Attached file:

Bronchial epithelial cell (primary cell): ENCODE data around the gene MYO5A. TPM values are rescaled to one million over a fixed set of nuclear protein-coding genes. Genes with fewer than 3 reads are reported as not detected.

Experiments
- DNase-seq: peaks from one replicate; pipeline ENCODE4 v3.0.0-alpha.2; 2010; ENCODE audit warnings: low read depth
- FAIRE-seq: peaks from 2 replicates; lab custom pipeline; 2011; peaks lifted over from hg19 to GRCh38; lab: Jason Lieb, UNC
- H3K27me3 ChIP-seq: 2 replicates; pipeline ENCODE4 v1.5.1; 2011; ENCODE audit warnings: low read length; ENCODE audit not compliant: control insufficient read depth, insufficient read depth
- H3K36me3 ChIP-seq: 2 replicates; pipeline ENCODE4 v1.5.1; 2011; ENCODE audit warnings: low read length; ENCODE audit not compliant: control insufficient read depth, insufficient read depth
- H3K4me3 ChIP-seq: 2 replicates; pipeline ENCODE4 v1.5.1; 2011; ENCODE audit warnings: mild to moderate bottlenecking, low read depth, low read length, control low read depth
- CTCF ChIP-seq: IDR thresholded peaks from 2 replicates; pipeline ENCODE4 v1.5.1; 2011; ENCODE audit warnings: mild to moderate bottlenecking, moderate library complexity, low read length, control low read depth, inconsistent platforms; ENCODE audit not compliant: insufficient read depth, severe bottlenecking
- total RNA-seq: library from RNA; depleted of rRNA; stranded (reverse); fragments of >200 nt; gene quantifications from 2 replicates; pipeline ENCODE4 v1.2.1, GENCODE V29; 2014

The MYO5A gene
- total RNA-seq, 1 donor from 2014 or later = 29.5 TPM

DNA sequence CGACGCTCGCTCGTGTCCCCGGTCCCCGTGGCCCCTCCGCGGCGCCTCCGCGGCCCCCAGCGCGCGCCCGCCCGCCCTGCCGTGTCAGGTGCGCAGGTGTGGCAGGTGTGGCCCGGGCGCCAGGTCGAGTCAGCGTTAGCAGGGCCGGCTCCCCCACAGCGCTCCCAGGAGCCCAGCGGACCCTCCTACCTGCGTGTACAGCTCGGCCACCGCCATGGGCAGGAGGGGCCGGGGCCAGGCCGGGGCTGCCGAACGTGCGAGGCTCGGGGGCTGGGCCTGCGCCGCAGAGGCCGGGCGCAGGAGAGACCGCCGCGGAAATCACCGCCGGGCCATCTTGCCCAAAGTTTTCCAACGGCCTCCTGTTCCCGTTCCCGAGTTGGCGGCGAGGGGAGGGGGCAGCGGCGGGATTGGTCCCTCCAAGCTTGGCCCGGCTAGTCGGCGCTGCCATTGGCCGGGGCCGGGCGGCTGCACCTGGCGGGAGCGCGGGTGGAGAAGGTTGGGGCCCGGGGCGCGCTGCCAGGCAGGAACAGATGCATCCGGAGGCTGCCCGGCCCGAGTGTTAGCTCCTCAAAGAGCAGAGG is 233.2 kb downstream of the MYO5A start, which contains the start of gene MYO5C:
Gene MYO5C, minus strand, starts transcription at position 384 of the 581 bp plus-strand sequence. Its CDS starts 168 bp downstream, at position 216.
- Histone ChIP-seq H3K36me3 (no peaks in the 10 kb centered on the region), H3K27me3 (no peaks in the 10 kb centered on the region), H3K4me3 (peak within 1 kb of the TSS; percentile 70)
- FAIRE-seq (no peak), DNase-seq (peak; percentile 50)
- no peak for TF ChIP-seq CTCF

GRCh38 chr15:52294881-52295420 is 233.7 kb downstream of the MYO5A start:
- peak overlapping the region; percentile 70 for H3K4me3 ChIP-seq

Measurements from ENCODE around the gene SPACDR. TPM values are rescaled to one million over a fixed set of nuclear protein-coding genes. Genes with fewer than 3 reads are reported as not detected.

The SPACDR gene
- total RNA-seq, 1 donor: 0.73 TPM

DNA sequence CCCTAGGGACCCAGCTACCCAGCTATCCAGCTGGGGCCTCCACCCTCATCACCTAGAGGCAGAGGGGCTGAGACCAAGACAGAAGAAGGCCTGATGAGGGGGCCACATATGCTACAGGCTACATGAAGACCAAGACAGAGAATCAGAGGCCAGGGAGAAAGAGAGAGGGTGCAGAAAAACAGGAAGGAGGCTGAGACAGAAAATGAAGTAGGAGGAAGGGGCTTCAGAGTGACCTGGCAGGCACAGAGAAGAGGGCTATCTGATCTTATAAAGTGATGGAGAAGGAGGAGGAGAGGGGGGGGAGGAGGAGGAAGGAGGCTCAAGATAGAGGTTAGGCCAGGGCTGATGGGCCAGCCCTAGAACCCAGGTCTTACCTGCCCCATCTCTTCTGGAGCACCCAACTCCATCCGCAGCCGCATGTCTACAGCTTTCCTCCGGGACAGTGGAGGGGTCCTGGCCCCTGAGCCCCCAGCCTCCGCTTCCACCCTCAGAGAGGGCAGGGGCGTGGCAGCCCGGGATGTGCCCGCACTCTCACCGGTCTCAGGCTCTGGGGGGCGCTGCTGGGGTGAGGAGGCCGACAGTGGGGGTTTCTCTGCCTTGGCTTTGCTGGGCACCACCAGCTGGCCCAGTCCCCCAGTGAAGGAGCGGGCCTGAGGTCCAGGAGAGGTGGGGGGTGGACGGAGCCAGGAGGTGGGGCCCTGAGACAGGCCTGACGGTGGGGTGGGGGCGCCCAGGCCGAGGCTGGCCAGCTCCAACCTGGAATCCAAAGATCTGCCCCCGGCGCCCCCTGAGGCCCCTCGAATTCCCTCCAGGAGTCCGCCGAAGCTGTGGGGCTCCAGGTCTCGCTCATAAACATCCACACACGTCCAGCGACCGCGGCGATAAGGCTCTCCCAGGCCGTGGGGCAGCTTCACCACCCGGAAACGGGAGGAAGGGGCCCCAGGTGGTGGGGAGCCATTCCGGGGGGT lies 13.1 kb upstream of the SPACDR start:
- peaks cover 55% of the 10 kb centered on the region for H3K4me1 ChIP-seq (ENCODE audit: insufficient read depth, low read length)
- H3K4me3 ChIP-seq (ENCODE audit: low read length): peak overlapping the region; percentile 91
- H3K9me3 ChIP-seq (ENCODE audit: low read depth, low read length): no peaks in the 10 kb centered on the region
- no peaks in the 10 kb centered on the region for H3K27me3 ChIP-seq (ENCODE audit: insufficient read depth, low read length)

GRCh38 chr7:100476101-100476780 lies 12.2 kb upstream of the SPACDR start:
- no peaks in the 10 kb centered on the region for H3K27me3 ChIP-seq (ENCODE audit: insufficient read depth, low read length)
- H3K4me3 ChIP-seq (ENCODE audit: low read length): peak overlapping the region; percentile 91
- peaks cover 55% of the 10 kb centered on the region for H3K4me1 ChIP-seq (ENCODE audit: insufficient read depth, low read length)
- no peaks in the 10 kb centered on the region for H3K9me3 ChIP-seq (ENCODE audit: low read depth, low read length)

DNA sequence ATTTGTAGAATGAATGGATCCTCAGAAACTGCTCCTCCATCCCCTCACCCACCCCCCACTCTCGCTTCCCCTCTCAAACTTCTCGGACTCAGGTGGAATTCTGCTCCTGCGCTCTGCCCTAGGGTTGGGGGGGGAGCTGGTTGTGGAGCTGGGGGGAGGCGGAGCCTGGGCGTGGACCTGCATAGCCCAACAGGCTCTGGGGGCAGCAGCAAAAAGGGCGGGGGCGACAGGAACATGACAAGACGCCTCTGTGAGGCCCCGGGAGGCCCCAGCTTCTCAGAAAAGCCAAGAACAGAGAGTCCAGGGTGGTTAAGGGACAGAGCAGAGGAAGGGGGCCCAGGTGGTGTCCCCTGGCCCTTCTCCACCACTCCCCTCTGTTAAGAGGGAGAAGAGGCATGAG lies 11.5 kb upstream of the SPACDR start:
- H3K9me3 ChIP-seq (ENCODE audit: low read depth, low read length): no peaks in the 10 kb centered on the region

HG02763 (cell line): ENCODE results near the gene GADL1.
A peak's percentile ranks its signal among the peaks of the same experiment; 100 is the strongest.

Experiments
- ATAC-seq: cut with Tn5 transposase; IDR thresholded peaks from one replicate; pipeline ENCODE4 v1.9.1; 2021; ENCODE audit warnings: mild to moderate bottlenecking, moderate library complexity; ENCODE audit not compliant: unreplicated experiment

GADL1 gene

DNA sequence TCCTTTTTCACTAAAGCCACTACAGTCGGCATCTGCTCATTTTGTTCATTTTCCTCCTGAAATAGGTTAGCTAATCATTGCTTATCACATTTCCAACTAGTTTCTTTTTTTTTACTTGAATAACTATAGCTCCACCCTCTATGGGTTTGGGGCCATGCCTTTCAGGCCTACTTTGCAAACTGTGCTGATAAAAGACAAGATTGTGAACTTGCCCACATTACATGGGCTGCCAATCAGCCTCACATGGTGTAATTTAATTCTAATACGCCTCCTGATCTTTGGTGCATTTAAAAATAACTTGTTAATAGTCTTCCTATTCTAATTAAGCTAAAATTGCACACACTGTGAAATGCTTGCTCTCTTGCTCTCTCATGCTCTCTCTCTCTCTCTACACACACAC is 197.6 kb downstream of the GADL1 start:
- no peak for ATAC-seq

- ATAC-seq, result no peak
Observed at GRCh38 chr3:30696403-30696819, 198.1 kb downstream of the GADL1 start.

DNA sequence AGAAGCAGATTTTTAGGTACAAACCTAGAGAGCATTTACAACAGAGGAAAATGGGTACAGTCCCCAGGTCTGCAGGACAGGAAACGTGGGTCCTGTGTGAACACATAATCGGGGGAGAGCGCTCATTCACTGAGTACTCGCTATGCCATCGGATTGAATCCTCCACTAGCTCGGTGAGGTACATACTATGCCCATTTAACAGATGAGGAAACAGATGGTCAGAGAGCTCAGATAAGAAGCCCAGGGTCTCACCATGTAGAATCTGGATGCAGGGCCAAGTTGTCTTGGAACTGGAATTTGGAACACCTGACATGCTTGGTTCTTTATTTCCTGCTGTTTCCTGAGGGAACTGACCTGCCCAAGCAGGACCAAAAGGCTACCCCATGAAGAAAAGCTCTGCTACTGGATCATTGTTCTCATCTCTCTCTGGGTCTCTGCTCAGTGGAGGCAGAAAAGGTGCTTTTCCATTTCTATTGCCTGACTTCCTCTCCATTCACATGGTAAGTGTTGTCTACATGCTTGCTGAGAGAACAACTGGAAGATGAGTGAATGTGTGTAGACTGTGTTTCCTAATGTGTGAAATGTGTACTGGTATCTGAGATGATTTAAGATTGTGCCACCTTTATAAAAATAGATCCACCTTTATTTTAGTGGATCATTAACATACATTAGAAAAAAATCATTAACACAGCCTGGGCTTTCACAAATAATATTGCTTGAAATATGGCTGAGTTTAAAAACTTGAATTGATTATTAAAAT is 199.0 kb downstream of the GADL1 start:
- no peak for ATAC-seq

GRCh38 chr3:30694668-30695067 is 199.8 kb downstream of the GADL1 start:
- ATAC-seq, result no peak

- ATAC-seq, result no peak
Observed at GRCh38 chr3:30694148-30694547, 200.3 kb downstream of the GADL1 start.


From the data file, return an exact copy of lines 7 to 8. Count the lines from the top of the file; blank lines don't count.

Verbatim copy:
- H3K4me3 ChIP-seq: 2 replicates; pipeline ENCODE4 v1.5.1; 2011; ENCODE audit warnings: mild to moderate bottlenecking, low read depth, low read length, control low read depth
- CTCF ChIP-seq: IDR thresholded peaks from 2 replicates; pipeline ENCODE4 v1.5.1; 2011; ENCODE audit warnings: mild to moderate bottlenecking, moderate library complexity, low read length, control low read depth, inconsistent platforms; ENCODE audit not compliant: insufficient read depth, severe bottlenecking